View Full Version : Sabda-Pramana

09 July 2009, 08:12 AM

For acquiring transcendental knowledge, the Vedas (sabda-pramana) is the only effective means. The Vedas inform us about the soul's existence beyond the body, about the planets of the spiritual world, and about the Supreme Lord, His pastimes, and other matters. All these subjects are beyond the reach of our sensory and mental faculties. Without the method of sabda, such philosophers as the Buddhists who do not accept the Vedas cannot justifiably say anything positive about transcendence, let alone the way to attain it. Sabda-pramana is so important that although Vaishnavas count Lord Buddha among the incarnations of the Lord on the strength of Vedic testimony, they reject His philosophy because it was not based on sabda-pramana.

All orthodox schools of philosophy in India, whether monistic or dualistic, consider the Vedas apaurusheya, not written by any mortal being. Many modern scholars, however, dispute the divine origin of the Vedas. . They suggest various dates for the composition of the Vedas, and while most of them agree that the Vedas were composed before 1500 B.C., they disagree about the exact time of their composition. They have yet to arrive at a definitive conclusion.

Here Srila Jiva Gosvami says that the Vedas are beginningless and are the source of various kinds of knowledge coming down through many schools of thought since time immemorial. The phrase sarva-purusha, ``all persons" indicates that the knowledge was passed on not only by human beings but also by superhuman beings, such as the demigods and divine sages. These traditions of thought all originate with the Supreme Personality of Godhead, who is infallible in all respects and thus completely untainted by the four human defects. Moreover, Srila Jiva Gosvami has already shown (in Text 9) how unreliable are the alternatives to the Vedic authority. If, as he has established, only apaurusheya-sabda can give access to transcendental reality, how could the Vedas then have been written or compiled by human beings? If Jiva Gosvami allowed that human authors composed the Vedas, he would be contradicting his own previous dismissal of human knowledge as imperfect .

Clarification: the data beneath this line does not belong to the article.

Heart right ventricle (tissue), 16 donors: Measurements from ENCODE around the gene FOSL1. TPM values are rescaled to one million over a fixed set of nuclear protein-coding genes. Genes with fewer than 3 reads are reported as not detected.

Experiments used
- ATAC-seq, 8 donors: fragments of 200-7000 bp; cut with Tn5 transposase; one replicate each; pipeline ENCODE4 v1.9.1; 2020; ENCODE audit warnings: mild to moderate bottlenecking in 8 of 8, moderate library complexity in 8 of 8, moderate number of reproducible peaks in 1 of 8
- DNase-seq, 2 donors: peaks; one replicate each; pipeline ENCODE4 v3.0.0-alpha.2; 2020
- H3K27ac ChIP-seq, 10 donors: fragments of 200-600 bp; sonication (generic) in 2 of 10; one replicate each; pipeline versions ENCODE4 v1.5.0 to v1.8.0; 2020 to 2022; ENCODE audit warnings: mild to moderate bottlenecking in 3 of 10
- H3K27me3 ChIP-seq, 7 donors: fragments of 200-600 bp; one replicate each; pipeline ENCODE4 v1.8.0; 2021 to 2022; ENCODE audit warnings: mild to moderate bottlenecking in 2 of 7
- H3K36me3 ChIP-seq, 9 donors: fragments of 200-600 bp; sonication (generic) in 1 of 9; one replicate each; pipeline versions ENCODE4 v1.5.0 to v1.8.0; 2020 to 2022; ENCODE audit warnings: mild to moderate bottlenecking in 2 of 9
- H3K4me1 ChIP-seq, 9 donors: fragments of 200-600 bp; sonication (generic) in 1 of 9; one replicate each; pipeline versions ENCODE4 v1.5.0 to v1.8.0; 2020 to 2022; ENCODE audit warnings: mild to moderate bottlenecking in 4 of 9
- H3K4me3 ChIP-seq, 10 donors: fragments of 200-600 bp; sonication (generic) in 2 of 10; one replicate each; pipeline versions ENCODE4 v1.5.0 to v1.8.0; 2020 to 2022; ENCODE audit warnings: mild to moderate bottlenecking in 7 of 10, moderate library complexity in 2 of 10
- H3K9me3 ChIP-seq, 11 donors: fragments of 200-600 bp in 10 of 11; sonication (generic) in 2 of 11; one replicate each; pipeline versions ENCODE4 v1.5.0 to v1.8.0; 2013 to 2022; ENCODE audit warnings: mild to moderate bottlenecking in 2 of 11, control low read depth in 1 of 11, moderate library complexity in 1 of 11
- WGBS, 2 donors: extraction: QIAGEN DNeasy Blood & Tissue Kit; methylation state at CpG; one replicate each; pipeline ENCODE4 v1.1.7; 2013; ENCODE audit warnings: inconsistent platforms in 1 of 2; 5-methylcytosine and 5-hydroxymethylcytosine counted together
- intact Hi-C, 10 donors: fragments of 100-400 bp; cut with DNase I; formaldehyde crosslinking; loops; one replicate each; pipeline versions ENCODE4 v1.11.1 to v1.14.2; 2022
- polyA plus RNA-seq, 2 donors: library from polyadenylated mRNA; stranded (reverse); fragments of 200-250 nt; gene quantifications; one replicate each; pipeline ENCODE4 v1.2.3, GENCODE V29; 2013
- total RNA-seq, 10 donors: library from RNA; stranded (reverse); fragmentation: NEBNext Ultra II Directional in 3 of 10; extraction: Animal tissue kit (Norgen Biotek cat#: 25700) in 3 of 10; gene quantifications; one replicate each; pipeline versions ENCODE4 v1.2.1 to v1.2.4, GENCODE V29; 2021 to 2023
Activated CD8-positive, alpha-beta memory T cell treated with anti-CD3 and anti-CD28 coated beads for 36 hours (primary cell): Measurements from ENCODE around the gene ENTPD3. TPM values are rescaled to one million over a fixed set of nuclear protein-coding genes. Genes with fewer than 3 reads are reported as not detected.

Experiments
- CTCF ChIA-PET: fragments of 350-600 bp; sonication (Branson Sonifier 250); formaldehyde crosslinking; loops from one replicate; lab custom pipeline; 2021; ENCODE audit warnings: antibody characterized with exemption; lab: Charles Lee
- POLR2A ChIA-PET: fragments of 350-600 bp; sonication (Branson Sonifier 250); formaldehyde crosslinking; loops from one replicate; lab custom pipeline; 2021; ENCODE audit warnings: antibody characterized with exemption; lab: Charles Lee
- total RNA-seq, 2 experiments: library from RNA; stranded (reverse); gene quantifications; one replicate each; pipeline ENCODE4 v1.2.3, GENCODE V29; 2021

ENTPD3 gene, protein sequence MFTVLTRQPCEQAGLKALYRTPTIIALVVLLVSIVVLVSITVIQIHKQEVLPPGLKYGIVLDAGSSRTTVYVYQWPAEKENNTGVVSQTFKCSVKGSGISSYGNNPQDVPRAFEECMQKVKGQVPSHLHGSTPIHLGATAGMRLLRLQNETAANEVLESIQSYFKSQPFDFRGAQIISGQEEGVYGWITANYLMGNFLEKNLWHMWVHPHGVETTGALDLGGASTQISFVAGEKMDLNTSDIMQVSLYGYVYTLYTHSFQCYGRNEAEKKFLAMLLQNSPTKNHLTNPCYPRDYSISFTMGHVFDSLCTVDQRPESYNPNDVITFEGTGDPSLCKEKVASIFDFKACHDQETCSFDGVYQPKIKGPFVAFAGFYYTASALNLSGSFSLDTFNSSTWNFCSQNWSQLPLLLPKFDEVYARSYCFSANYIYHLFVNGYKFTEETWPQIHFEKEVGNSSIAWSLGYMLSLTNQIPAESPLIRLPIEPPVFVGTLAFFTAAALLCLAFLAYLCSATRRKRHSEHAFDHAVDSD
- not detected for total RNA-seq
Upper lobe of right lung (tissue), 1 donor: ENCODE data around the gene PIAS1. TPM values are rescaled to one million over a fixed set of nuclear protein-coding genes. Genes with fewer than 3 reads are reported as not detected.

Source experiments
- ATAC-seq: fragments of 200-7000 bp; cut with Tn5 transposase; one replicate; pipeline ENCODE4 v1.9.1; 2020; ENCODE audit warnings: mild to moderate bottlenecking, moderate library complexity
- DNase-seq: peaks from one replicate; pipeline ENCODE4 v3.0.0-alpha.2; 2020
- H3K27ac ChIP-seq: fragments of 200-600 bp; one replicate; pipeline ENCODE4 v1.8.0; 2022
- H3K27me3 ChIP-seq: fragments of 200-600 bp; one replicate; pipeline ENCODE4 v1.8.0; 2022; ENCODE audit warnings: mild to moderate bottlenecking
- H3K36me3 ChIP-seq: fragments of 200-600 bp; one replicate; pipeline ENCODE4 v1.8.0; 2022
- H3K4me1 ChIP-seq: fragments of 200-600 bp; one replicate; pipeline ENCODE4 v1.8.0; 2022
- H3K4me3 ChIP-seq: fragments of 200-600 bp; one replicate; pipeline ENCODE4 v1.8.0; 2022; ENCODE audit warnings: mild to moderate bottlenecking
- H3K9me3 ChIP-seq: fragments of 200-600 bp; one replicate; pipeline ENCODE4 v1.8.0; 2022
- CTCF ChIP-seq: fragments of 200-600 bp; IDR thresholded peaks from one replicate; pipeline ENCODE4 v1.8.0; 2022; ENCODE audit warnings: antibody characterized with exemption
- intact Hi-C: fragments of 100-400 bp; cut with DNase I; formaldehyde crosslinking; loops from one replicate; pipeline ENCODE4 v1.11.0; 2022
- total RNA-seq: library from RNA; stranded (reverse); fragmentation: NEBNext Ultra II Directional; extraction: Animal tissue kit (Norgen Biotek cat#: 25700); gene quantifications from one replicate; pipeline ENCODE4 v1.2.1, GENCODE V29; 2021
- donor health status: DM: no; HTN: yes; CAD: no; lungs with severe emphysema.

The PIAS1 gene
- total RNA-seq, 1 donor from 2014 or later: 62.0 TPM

Those who contest the apaurusheya origin of the Vedas, claiming that they are human compilations have no proof of their invalidity. They refuse to consider the Veda's own statements about its origin and purpose. They merely assume the Veda's are not authoritative and speculate about its true origin. Their motive is clear, for accepting the Vedic version would put an end to the speculative philosophical tradition; it would oblige them to accept the Vedic description of ultimate reality. On account of being too attached to the speculative or ascending method of knowledge, however, such scholars and philosophers rather insist that the Vedas are of human origin, regardless of their inability to produce any proof of their claim. Indeed the theory of the Vedas having a human composer is a recent development advocated by persons who did not come in disciplic succession. They were mostly outsiders who refused to believe that India had much of importance to offer the world in the realm of philosophy and who had their own motive for minimizing the Vedic traditions-namely, their eagerness to convert India to Christianity. They certainly were not impartial judges of the Vedas' origin.

For lack of any definitive proof of the invalidity or the divine origin of the Vedas, and in light of the many reasonable arguments for the Vedas' divine origin, we should reject the possibility of human authorship.The senses of humans cannot approach an inconceivable object, and thus it is not even theoretically possible that the Vedas could have been composed by human beings.